As a chemistry tutor, I focused on helping students master problem-solving techniques, unpack the text, take better notes, learn memorization and visualization skills, and overcome test anxiety. I did so in a personal way, letting them know about my own struggles with chemistry in the past, to encourage them and help them to feel relaxed and to ask questions about the material. I was their coach, using the Socratic method, helping students to arrive at an explanation of the material on their own, rather than simply providing it for them, so that it would sink in.

Native American Health Center

Volunteering at the Native American Health Center, I experienced firsthand the success of patient-dentist relationships. I observed the extraction of teeth and assisted with charting using advanced software, disinfected treatment rooms, and prepared equipment for root canals, extractions, fillings, and crowns. I would allay patients’ anxiety, especially during a first visit for younger patients by sharing my experience of my own very first visit to the dentist.

Disperisi Clinic

Shadowing in Turkey for a month at the Disperisi Clinic, I soon came to more adequately grasp the vast disparities that exist in oral health care on a global level. Many of the patients being cared for were war refugees and their plight made an incredibly special impression on my heart. It was difficult to observe young people getting extractions to receive dentures. However, each dentist exuded a sense of warmth, humanity, and compassion. Patients in a great deal of pain were given priority attention. I was struck by and learned many valuable things from the egalitarian spirit of the clinic and the noble struggle going on there to attend to so many in such desperate need, with few resources. I will always remember the genuine, broad smiles on the patients’ faces when their treatment was over.

Travel Tech Moh’s Services

As a Moh’s technician, I traveled to multiple clinical settings. These fast-paced environments required me to multitask and be detail-oriented, as I developed microscope slides for surgeons to examine sections of tissues from pre-diagnosed lesions of skin cancer. To bring down the tissue margins flat onto the slide, I used my keen eye. I operated complicated equipment such as the cryostat and further developed my manual dexterity as I would freeze and cut the specimens to 4 microns thick. The work helped me to appreciate the central, crucial importance of teamwork more fully.  

Lincoln Memorial University – Project Leader

I lead my team to develop the first photographically documented images of whole-body dissections for Lincoln Memorial University’s LMU-DCOM Anatomy Department. With school approval, I photographed donors that had been pre-dissected using DSLR and then sorted out the highest quality images with ideal structures. I then used Adobe Photoshop to crop, color code, and label anatomical features. The project required enormous persistence to create a variety of visually engaging anatomical images to help facilitate learning, especially in the anatomy lab.

Sonoma State Science Symposium Award

After four years as a research assistant in the first Western Pond Turtle Head Start program in California, I was given the opportunity to present the results of our research at the SSU Science Symposium. The large and comprehensive body of knowledge about the behavior and biology of the Western Pond turtle won us the Science Symposium Award. Winning brought awareness about the hazards of introducing non-native species into California’s only native aquatic turtle habitats. The award inspired a sense of pride and helped bring awareness to the community.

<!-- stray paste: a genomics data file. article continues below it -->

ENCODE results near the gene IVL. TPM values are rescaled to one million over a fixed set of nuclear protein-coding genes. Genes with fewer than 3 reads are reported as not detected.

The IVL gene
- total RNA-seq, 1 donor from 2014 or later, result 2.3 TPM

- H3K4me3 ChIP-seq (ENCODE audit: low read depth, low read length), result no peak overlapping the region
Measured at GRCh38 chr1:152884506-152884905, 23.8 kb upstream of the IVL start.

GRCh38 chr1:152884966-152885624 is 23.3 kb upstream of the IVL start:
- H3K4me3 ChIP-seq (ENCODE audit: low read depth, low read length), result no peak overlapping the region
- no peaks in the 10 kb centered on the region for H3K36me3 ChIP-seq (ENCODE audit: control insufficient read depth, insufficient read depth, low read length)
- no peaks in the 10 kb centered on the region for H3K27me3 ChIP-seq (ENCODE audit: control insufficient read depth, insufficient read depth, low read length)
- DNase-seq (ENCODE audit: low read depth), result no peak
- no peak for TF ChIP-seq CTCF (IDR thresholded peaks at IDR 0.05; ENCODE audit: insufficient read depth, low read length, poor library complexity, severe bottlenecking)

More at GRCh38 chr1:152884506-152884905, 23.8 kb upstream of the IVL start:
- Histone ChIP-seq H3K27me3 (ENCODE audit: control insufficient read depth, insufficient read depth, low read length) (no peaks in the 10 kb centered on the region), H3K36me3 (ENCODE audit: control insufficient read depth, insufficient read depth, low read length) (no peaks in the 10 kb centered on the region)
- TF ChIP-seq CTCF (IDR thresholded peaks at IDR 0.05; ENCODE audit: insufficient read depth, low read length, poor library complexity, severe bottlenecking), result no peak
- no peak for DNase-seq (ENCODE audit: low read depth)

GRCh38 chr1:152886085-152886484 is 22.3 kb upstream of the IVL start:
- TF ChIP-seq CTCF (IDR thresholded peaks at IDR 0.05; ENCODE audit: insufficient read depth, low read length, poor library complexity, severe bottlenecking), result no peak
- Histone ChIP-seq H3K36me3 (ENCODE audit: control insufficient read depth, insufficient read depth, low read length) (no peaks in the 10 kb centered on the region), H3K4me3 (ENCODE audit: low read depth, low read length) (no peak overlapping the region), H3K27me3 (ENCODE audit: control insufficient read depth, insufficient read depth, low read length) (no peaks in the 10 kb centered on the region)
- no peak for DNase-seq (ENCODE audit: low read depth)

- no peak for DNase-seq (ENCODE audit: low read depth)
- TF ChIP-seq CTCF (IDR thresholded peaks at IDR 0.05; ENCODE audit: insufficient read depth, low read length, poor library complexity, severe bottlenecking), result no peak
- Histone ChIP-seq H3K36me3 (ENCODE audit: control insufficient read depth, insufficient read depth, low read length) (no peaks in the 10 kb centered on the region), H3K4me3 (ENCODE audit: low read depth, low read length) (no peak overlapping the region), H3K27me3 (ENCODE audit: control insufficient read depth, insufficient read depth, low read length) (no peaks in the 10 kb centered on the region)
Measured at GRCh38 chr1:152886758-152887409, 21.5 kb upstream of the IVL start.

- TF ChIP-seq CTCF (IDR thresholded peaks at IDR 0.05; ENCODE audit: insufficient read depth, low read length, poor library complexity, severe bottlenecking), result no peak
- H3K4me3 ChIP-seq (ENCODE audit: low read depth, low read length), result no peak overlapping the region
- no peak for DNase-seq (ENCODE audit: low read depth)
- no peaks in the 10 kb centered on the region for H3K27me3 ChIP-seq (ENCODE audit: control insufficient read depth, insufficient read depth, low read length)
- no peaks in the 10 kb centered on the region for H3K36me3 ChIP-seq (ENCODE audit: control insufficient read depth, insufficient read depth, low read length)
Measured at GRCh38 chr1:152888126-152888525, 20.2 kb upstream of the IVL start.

Sonoma State MESA Outstanding Achievement Award

I received Sonoma State’s MESA Outstanding Achievement Award for my contributions as a chemistry and anatomy tutor as well as a pre-health mentor. My previous struggles with chemistry led me to develop effective study techniques which I then applied in assisting my tutees: especially with materials they found most challenging. My work also extended beyond teaching and included assisting students with class registration and creating on-campus networks that aided their personal development as they prepared to apply to competitive programs.

International Volunteer Service Award

I received the International Volunteer Service Award for volunteering a month in Costa Rica to collect data and monitor endangered species and their habitats in both terrestrial and marine ecosystems. Dedication and a keen sense of perception were required to find elusive creatures in their natural habitat. I also collected essential data on plants such as fruit-bearing trees and on animals such as poison dart frogs, dolphins, and whales. The data I collected on these projects were used to assist Costa Rican researchers with the development of management strategies to protect resources while addressing the needs and interests of their community.

Sonoma State Scholarship

I was honored to receive a scholarship from Sonoma State, and I am grateful for the opportunities it provided me. This scholarship has played a key role in helping me stay afloat financially during my undergraduate studies. Because of the scholarship, I was able to reduce my employment hours and had more time to focus on my studies, research, and volunteer engagement.

Assistance League Scholarship

Being awarded the Assistance League Scholarship provided me with the opportunity to become the first member of my family to attend a four-year college. The financial assistance was an immense help with my successful transition into college by paying my first year’s educational expenses. As a result of this assistance, I was inspired to assist other potential students who grew up in less privileged communities to attend college as well. I did so by helping to form the Hmong Alliance Club in my later years of college.